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Jeff Oleck

So, this week's Tech Tuesday topic is: Goalkeeper Communication.
What if I told you there was a way to limit shots and goals against without any physical preparation?  Would you be interested in that?
Of course!
The importance of goalkeeper communication is four-fold:
1) To prevent goals and shots
2) To increase confidence in yourself and in your team (encouragement)
3) To control the game tempo
4) To maintain team shape, offensively and defensively
I will often hear coaches, parents, and players say "we need to talk more on the field".  Yes, communication is crucial to being a successful goalkeeper.  However, do you know WHAT to say and WHEN to say it?
Goalkeepers are coaches, commanders, and leaders on the field.  It is in our job description.  It's a mandatory part of our role on the team.  There's no way around it, you MUST communicate to be a successful goalkeeper.
Let me give you some comparisons...if you want to be an accountant but you aren't comfortable with math - you can't be an accountant!  If you want to be a surgeon, but you get grossed out by blood - you can't be a surgeon!  If you want to be a pilot, but you're scared of heights - you can't be a pilot! 
If you want to be a goalkeeper but you don't communicate with your team, you can't be a goalkeeper at a high level!
Our job as goalkeepers is to understand the game and communicate the critical information to our team at the right moments.  
This means we have to:
  • Assert ourselves.  This is not optional.  This is our job.
  • EVERY TIME we exit our goal, whether for a ball in the air or on the ground, we MUST make a "Keeper" call.  
  • EVERY TIME the ball is served in our box and we're notgoing for it, either in the air or on the ground, WE MUST make an "Away" call.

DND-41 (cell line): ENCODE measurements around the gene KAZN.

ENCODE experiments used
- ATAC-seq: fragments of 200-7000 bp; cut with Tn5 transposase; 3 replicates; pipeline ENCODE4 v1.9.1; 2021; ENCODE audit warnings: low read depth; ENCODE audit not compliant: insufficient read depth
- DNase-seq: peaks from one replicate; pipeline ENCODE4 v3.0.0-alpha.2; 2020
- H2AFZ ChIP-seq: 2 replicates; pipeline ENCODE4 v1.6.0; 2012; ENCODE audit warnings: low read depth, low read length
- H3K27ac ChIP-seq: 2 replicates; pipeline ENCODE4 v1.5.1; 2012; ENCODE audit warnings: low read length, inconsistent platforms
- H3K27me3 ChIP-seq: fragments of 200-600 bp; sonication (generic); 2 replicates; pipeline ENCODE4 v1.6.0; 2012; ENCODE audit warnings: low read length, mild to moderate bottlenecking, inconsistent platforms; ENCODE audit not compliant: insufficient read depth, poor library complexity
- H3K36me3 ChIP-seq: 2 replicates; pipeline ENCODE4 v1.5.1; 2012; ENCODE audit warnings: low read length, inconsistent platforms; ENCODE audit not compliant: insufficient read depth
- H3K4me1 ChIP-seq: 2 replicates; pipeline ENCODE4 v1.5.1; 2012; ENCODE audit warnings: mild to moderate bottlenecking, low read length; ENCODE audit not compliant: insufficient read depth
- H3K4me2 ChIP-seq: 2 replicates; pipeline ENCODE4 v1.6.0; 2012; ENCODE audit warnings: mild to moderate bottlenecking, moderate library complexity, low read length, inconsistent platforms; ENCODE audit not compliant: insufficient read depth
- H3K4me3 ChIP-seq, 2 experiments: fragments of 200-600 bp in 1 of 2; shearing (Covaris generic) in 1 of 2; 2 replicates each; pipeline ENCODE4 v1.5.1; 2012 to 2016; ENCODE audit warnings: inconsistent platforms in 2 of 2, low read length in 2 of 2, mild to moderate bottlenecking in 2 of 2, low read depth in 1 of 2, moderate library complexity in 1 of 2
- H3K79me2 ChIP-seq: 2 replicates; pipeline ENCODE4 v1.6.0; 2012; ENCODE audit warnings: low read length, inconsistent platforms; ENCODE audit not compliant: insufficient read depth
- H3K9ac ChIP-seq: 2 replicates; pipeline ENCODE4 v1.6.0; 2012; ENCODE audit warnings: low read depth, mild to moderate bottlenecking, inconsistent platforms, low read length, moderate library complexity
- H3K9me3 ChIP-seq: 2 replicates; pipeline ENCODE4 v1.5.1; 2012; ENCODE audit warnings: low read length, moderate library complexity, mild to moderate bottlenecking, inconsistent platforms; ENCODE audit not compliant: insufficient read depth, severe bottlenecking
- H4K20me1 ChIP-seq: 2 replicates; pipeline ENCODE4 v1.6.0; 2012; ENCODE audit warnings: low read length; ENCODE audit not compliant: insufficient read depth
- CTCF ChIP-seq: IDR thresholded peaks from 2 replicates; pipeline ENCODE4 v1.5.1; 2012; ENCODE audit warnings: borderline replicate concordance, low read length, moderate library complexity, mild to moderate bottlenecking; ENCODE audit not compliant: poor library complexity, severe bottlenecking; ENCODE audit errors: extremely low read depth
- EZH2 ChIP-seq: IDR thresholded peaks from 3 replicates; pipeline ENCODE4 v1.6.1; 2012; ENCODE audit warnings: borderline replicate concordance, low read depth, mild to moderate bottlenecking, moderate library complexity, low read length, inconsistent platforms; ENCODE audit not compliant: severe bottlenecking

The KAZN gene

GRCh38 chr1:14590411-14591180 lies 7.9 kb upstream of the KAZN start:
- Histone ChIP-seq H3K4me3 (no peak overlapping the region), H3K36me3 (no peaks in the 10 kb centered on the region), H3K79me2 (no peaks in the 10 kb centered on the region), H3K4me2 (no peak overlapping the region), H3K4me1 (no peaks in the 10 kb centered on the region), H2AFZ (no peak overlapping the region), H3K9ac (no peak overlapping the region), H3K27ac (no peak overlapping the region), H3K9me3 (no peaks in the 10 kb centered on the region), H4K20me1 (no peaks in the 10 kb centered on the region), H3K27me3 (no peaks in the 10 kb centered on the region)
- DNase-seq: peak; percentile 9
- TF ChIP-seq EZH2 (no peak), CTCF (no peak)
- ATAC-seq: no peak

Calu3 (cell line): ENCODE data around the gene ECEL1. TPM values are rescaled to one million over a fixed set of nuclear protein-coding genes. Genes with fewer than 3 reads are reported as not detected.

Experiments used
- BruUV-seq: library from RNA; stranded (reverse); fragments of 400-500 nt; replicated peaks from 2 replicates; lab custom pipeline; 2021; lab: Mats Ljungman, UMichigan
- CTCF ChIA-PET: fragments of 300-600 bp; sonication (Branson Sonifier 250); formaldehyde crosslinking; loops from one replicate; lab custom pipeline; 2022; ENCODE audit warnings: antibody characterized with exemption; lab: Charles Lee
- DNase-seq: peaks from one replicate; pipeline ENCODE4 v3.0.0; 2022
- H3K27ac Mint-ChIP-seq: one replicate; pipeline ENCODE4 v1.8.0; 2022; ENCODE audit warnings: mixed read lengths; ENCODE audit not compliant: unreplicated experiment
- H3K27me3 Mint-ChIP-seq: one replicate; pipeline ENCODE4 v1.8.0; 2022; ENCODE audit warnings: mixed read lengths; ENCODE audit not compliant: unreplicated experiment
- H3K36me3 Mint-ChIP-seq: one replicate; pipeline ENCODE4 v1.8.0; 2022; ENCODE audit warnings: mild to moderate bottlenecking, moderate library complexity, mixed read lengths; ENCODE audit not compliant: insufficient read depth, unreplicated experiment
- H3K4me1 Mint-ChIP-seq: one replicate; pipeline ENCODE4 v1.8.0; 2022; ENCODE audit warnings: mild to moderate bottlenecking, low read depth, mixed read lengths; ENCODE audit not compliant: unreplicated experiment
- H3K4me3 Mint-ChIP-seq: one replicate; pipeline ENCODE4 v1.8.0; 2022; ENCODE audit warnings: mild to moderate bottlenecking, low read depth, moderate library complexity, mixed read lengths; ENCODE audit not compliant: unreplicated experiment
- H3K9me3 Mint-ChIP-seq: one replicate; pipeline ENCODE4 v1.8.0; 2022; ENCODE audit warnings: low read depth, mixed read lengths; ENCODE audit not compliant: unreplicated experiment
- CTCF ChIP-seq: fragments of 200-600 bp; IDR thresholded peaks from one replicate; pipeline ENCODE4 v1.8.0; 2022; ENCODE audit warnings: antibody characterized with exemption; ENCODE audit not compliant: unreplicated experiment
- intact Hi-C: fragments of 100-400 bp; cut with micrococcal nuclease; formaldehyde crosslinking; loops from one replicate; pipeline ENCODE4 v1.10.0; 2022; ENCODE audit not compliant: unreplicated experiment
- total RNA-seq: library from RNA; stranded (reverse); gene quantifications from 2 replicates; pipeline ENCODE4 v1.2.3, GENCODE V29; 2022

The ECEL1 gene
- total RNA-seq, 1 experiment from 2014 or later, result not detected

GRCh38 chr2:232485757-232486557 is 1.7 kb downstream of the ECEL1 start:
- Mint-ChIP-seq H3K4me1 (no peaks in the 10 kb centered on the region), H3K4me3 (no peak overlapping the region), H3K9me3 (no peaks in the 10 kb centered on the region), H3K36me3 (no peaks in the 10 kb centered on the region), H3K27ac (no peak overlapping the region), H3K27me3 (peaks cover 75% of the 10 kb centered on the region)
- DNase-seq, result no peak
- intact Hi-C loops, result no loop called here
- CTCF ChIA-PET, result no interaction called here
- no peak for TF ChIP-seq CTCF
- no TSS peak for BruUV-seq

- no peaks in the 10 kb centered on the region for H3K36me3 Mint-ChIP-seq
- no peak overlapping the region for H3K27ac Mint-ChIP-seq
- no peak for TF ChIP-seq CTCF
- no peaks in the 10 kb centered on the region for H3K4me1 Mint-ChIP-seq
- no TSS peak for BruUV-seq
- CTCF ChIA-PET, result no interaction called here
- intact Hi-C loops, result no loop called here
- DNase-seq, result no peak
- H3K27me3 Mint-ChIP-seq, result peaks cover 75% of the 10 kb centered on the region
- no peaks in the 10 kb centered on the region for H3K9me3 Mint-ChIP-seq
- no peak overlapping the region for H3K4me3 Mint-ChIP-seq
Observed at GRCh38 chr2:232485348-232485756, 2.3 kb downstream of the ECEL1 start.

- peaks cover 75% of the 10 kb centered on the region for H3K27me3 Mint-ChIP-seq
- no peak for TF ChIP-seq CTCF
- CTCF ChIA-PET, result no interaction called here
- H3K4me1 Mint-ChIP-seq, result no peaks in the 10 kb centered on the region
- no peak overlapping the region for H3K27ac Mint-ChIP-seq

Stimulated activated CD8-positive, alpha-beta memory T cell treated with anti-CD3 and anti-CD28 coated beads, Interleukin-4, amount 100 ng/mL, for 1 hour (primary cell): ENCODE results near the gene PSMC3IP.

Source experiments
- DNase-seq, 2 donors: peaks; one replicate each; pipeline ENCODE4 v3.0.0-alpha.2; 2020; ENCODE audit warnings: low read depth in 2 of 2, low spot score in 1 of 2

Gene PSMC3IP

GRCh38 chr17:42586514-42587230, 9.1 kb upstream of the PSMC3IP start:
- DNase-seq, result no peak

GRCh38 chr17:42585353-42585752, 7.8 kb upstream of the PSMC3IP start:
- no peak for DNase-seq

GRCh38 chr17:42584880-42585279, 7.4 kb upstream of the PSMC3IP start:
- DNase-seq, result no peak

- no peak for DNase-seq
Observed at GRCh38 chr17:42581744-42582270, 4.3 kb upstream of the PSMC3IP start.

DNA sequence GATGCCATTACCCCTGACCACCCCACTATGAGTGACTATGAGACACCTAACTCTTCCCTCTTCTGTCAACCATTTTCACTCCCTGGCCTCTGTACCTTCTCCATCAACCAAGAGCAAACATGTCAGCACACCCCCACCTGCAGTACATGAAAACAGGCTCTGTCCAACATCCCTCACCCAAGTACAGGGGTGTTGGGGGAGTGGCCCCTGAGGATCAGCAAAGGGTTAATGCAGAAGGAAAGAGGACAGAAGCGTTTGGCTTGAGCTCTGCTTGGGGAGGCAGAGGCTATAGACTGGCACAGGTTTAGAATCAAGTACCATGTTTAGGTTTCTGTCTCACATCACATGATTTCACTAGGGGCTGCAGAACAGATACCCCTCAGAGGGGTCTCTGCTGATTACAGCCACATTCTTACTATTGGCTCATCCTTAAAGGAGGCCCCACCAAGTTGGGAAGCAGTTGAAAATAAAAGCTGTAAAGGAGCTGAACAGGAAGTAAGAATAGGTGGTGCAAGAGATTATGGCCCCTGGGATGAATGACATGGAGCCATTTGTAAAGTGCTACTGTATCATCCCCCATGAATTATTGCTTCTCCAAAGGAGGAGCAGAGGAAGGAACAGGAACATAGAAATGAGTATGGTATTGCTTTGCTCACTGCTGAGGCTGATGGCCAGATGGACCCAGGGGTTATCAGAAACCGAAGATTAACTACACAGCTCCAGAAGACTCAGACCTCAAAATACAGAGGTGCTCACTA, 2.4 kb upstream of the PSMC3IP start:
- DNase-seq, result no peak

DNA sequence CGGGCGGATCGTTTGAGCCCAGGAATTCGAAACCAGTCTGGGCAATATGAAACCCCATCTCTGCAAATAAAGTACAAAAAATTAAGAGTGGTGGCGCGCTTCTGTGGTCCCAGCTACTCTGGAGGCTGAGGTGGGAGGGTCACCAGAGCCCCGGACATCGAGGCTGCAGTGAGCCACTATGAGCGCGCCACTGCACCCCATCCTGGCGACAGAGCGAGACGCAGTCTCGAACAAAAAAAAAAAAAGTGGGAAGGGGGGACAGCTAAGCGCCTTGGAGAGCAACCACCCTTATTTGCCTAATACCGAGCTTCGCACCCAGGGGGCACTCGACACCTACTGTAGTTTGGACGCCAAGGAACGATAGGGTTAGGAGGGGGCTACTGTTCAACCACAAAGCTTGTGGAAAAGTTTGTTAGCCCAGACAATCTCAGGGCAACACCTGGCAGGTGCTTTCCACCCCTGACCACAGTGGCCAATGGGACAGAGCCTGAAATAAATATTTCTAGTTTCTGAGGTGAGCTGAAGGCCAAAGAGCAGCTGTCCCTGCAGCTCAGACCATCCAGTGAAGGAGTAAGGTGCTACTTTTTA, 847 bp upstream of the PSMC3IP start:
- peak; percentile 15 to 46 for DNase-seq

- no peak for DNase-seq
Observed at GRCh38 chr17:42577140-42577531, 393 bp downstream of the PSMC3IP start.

• Understand our team's game plan.  Do we want to high pressure or sit deeper defensively?  Do we want to force opponents central or wide on the field?  Do we want to man mark or zone on corner kicks?  Are we up a goal or down a goal - and how does that affect our game plan?
  • Have tactical intelligence.  Do we play a 4-3-3 formation - what are the strengths/weaknesses of that system?  Is there a special player on the opposition - how do we shut him/her down?  Which is the dominant foot of the opponent's center forward?
  • Prioritize.  The player on the ball is the most dangerous, how do we organize to prevent that player from breaking down our team/scoring?  Are we worried about the player on the back post - should we be?  Are we marked up properly?
Communication must be:
Clear - audible and assertive ("Keeper!")
Concise - short, sweet, and to the point ("Step up to the edge of the box!")
Direct - specific to the player ("Kyle, stay with #10 on the back post!")
Watch this video of Zac MacMath (currently with Colorado Rapids)
Or, watch this video of John McCarthy (currently with Philadelphia Union)
Notice the difference in tone, urgency, and commands that they use.  Sometimes they are screaming, sometimes they are encouraging, sometimes they need to be cool, calm, and collected.  Their language is Clear, Concise, and Direct.
Do you want to prevent shots and limit goals by doing nothing but talking?  If so, show your teammates and coaches this weekend that you are ready to take command and be the boss!
Have a great week - I'll check in with you all next Tuesday,
Coach O.